Police commissioner defends zero hour contract jobs despite 'Living Wage' pledge

Police commissioner defends zero hour contract jobs despite 'Living Wage' pledge

LIVING WAGE: Police and Crime Commissioner for Cleveland Barry Coppinger

LIVING WAGE: Cleveland police and crime commissioner Barry Coppinger.

First published in News
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A POLICE commissioner has defended his decision to employ specialist investigators on zero hour contracts despite signing up to a Living Wage campaign.

Barry Coppinger decided to advertise the jobs following ‘the unprecedented level of serious investigations’ that Cleveland Police has had to handle in the last year.

The former Labour councillor has regularly spoken out about people earning a living wage but maintains the jobs are aimed at a specific market and would not expect anyone to work solely for the force.

Cleveland’s Police and Crime Commissioner said: “This is specialised work, suitable only for appropriately qualified and experienced applicants. The extra staff are being recruited to deal with the unprecedented level of serious investigations required over the last 12 months.

“Cleveland Police won’t be expecting successful applicants to work solely for them, therefore this is a long way from the kind of zero-hours contracted employment where people have no idea from one day to the next when they are working.”

The job description, which is posted on the force’s website, states that the salary range is £21,309 to £25,704, and clearly states that it is on a zero hour contract.

Last year, Mr Coppinger signed the force up to the Living Wage campaign and has spoken at union meetings and Labour forums about people’s salaries and the impact of austerity on living standards.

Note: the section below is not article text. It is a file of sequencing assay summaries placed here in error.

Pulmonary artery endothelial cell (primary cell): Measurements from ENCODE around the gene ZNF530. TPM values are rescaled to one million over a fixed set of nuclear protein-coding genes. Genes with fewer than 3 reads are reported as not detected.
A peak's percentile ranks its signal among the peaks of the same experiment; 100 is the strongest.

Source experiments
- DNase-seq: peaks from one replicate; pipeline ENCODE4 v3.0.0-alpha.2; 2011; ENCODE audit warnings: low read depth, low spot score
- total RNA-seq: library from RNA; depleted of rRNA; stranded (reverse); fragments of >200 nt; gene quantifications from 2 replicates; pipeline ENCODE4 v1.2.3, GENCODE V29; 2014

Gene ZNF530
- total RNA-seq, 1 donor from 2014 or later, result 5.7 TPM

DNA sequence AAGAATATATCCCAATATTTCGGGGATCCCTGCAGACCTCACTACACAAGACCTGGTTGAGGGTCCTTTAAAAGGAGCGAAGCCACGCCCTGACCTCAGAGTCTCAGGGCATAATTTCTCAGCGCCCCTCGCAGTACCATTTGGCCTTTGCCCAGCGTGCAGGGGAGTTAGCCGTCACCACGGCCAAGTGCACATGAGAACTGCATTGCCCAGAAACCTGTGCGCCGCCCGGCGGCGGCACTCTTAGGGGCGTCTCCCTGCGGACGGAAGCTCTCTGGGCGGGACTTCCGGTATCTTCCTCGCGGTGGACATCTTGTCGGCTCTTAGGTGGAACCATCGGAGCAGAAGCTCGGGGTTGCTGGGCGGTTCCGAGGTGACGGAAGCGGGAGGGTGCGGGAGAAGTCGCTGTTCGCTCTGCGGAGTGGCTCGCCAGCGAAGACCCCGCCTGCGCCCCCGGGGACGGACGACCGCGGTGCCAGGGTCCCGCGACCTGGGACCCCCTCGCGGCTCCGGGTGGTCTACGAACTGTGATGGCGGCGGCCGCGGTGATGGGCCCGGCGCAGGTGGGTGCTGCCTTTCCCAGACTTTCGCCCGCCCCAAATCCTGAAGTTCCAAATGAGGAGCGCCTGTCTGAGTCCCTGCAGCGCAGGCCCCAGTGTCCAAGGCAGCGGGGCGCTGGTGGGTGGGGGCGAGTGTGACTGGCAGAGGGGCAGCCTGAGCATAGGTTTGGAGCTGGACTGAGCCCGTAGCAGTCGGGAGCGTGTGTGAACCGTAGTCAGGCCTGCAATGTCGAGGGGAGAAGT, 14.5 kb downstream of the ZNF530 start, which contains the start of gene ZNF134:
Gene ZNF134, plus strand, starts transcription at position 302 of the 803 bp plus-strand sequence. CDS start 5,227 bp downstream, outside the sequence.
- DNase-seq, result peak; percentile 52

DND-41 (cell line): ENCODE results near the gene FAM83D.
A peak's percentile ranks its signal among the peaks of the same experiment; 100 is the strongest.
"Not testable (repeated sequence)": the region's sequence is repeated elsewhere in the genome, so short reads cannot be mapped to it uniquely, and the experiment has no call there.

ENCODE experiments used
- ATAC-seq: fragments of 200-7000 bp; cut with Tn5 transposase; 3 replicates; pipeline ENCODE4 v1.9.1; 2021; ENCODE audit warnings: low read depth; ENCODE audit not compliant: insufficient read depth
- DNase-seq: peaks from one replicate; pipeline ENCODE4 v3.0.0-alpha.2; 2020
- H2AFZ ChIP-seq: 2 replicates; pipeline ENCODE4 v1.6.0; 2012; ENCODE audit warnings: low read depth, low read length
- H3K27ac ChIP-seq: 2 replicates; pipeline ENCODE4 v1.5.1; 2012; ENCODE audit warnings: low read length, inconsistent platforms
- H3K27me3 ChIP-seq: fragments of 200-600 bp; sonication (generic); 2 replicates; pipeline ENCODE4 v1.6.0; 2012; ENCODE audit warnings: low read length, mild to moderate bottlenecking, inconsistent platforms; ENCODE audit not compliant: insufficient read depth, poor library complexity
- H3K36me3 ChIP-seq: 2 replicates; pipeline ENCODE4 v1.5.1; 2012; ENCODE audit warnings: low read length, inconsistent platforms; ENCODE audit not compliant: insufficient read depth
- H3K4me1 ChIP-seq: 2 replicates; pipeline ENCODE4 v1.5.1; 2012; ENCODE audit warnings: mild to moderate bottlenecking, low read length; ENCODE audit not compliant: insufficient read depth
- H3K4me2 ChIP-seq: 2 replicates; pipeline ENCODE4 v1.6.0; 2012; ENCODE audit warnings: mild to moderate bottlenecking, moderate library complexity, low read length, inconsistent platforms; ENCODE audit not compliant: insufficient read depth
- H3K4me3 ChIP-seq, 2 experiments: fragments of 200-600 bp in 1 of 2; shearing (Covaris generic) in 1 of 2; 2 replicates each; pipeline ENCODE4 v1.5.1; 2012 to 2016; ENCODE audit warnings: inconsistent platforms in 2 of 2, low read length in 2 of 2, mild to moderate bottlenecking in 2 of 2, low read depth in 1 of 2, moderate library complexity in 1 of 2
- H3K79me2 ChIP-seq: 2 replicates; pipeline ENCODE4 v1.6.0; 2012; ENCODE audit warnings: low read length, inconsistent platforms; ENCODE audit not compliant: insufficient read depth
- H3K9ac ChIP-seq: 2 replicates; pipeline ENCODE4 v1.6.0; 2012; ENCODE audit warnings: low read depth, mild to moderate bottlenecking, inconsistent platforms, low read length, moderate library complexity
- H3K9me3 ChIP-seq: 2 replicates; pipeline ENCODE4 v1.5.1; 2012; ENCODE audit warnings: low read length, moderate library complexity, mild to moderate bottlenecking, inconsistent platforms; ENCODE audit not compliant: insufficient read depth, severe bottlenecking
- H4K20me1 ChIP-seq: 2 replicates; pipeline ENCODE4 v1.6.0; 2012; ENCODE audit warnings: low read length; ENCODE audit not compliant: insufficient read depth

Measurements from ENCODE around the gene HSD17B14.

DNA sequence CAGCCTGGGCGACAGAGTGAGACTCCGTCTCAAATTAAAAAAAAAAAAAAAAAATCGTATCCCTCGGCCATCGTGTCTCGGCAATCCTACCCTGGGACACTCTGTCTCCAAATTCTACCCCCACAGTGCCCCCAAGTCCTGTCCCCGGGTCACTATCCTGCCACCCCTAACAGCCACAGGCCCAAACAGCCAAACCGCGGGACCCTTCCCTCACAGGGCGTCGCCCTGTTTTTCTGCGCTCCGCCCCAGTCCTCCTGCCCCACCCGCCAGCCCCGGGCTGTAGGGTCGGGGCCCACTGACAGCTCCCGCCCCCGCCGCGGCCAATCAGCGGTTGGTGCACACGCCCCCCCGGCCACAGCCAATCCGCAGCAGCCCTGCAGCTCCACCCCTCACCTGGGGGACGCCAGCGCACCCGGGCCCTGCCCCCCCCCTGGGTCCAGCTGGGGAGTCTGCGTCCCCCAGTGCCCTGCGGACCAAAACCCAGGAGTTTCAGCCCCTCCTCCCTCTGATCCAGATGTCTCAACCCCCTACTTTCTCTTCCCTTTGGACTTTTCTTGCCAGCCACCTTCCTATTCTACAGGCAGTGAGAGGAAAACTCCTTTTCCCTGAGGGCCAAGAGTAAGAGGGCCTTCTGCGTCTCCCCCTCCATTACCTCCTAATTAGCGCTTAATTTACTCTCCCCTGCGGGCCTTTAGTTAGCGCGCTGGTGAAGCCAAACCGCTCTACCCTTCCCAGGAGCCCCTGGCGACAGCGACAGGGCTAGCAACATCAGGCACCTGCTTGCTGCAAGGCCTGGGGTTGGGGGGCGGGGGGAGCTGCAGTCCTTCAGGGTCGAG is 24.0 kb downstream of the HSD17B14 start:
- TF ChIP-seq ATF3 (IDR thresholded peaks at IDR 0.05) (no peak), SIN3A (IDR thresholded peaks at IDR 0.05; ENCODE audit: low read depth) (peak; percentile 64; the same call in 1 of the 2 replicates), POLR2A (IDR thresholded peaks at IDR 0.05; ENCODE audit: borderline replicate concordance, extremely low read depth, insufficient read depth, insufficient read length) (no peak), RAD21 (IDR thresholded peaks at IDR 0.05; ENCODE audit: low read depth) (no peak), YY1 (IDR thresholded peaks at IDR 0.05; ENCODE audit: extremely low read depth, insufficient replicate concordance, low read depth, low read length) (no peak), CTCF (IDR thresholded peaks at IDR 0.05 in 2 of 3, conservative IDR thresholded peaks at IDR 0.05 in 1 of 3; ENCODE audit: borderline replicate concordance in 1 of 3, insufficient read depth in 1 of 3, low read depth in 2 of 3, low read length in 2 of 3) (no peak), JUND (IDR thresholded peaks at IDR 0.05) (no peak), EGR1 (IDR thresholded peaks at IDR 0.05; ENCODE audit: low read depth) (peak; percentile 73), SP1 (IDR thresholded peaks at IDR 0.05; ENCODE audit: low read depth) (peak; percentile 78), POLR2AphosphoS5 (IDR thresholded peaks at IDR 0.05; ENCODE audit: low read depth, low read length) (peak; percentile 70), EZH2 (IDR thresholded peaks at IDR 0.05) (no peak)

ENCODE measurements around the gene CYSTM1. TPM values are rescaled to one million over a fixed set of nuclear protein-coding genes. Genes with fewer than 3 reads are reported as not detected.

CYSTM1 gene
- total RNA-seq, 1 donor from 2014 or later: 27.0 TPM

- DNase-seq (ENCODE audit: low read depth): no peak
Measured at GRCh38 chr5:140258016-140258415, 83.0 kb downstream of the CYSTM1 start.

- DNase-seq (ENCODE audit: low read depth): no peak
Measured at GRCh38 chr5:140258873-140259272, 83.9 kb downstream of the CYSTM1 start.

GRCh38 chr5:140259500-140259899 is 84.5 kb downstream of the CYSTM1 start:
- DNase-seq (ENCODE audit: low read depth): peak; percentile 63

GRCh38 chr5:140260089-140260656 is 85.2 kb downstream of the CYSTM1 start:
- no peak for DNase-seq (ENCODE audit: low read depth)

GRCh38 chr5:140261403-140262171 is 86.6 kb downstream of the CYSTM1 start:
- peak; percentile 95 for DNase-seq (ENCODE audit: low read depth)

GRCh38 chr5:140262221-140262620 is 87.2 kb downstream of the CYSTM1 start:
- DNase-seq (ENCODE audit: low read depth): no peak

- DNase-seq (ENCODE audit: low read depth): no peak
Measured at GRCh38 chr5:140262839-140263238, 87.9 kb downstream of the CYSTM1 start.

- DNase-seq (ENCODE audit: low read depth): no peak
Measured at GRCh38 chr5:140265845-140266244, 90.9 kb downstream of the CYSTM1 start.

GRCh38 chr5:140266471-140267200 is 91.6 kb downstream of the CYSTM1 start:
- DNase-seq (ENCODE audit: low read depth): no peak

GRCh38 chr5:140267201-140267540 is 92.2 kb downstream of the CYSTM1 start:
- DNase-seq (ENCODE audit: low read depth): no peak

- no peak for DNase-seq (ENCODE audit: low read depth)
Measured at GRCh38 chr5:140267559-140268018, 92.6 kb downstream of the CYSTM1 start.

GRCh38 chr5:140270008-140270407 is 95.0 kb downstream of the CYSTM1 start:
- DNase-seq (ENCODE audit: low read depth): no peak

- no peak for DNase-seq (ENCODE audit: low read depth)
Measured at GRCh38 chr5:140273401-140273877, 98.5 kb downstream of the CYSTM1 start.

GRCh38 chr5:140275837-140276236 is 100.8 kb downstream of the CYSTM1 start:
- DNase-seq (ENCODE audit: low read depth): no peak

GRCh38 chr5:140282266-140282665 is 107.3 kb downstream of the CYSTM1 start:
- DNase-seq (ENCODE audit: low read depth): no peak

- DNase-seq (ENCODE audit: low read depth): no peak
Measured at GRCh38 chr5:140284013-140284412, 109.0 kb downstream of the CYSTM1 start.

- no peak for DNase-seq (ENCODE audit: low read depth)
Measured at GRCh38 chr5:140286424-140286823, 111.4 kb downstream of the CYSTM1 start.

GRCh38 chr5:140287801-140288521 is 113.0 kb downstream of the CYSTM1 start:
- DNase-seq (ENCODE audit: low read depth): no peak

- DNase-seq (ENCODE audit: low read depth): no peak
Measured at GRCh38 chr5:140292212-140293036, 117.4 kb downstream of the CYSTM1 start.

Explaining the reasoning behind his decision to advertise the jobs, he added: “We have introduced a number of measures to ensure that major incidents are managed professionally and effectively. Measures include allocating experienced senior officers as advisers to all murders, and a weekly resourcing meeting to review staffing on major incidents.

“It was agreed that a temporary team would be created using staff from commands across the force and that additional funding would be provided to recruit “agency” staff, similar to models used by other forces.

“We made the decision to create a register of staff who would be available to the force to use on investigations during peak demand. The staff would be directly recruited by Cleveland Police.

“The terms of contracts issued to successful applicants (zero hours) mean that we are not tied into paying people during quieter periods when there is no requirement for additional staff.

“We have been transparent from the outset about the fact that this is a zero hours contract and we anticipate the posts will appeal to a variety of highly experienced and appropriately qualified people who will add significant value to any major incident investigation.”


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